Technical Writing

How to Write Good API Reference Guides

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Technical documentation is a broad field with a lot of sub-disciplines. In previous articles published, we have covered steps on creating good tutorials and how-to guides. In this article, we want to talk about the most used guide by developers: API Reference Guides. 

API Reference guides are barebone and straightforward. They provide developers with just what they want: the APIs or the software components. 

You can think of API reference guides as trying to give a talk without beating around the bush, and just going straight to the point, delivering the talk, and saying nothing more.

It is for this reason, in fact, reference guides are most popular for API documentation.

They allow technical writers to easily curate a list of software components making up software machinery while helping developers (users of reference guides) have quick access to everything about software technology.

Good reference guides provide an easy way for developers to easily browse through a list of APIs, alongside short text descriptions to enable them to know the purpose of the APIs. 

For instance, Stripe’s three-column one-page reference guide has now become an API reference guide standard used all over the world by various software companies.

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It provides a simple interface, allowing developers to easily browse through a reference guide without having to open a new page; the three columns make it easy for developers to get all the information they need about an API, including the CRUD methods of the API and some code samples demonstrating the API.

What is a Reference guide?

Daniele Procida defines reference guides as technical descriptions of machinery and how to operate it. They are information-oriented in nature. This is in contrast to technical tutorials that are learning-oriented or how-to guides that are problem-oriented.

Creating technical tutorials and how-to guides is much more straightforward, easier to guess, and intuitive. We have all come across technical tutorials and how-to guides at several points in our lives even though not in the more standardized form as we have in technical writing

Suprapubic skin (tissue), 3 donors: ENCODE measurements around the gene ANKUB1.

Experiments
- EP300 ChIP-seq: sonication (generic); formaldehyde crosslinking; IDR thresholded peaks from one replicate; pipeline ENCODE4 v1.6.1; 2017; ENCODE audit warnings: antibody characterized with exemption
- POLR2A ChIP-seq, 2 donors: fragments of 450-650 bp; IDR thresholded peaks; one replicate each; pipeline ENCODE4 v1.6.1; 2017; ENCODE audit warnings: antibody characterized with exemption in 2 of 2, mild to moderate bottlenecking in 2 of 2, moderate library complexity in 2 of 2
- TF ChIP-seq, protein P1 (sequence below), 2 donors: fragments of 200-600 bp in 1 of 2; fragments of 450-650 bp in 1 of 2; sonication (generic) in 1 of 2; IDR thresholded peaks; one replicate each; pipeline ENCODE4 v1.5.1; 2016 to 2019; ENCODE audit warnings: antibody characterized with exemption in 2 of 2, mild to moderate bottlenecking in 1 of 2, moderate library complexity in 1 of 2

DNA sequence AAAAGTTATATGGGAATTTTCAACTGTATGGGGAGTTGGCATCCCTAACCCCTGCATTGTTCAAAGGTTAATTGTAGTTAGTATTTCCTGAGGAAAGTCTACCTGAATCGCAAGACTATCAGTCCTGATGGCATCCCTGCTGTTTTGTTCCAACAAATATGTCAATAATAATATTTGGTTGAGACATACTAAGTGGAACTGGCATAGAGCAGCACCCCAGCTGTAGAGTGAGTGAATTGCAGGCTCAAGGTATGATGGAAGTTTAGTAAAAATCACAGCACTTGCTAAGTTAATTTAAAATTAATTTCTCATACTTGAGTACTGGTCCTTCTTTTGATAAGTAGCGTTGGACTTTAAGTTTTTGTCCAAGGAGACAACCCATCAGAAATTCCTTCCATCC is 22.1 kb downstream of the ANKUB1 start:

Think of moments as a child when you were getting instructions from your parents on how to do a home chore, or a friend teaching you the newest game in town. These are forms of technical tutorials and how-to guides.

Reference guides, on the other hand, can be trickier to create. It would appear it is the only documentation content that sets apart technical software documentation from every other form/type of writing.

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Unlike technical tutorials and how-to guides, creating reference guides follows laid-out conventions and styles instituted in the software industry.

 Due to this, the excellence of the technical writer in creating reference guides relies more on mastering these conventions than their writing prowess and creativity.

Moving on, we would look at the two main types of APIs reference guides used in documentation.

Types of APIs

There are two broad classifications of APIs:

  1. Web APIs.
  2. Native Library APIs.

Web APIs

When developers speak of API, web APIs are almost always the ones being referred to. 

Web APIs, more fully known as web service APIs, are APIs that send and receive messages (payloads) using HTTP protocols to send requests(CRUD/HTTP methods) and receive responses. XML and JSON are the standard formats for sending and receiving messages via web APIs today.

Web APIs are language agnostic, meaning they are compatible with code implemented in various programming languages. 

Web APIs have grown considerably over the years given their diverse utility to developers. Their growth in the digital space has reached a height where they have become stable enough for new business models to be engineered around them.

Web APIs have also evolved over the years. One of the earliest is the SOAP (Simple Object Access Protocol) APIs: web services that rely on a strict XML protocol to define the message exchange format for requests and responses. 

This strict enforcement of the message format that characterizes SOAP APIs has coalesced in the development of the less strict but equally standardized paradigm for sending and receiving messages over the web: REST APIs.

Representational State Transfer (REST) APIs transfer messages using URLs, and endpoints serve as the means to access resources delivered in XML or JSON format. REST APIs have become the new standard for sending requests and receiving responses over the web.

Since the development of REST APIs, other web service APIs have been developed. These include GraphQL APIs developed by Facebook, RPC-based APIs, gRPC APIs, Voice assistant APIs, Internet of things APIs, and so on.

Native Library APIs

When developers use classes and functions from a programming language or framework, say React, they would usually just refer to them as classes or functions or methods, but the often unspoken way of referring to them is that they are also another form of API, better known as Native Library APIs.

Just like Web APIs, they provide developers with a simple interface (the classes and methods) that allows access to functionalities they do not know anything about how they are implemented.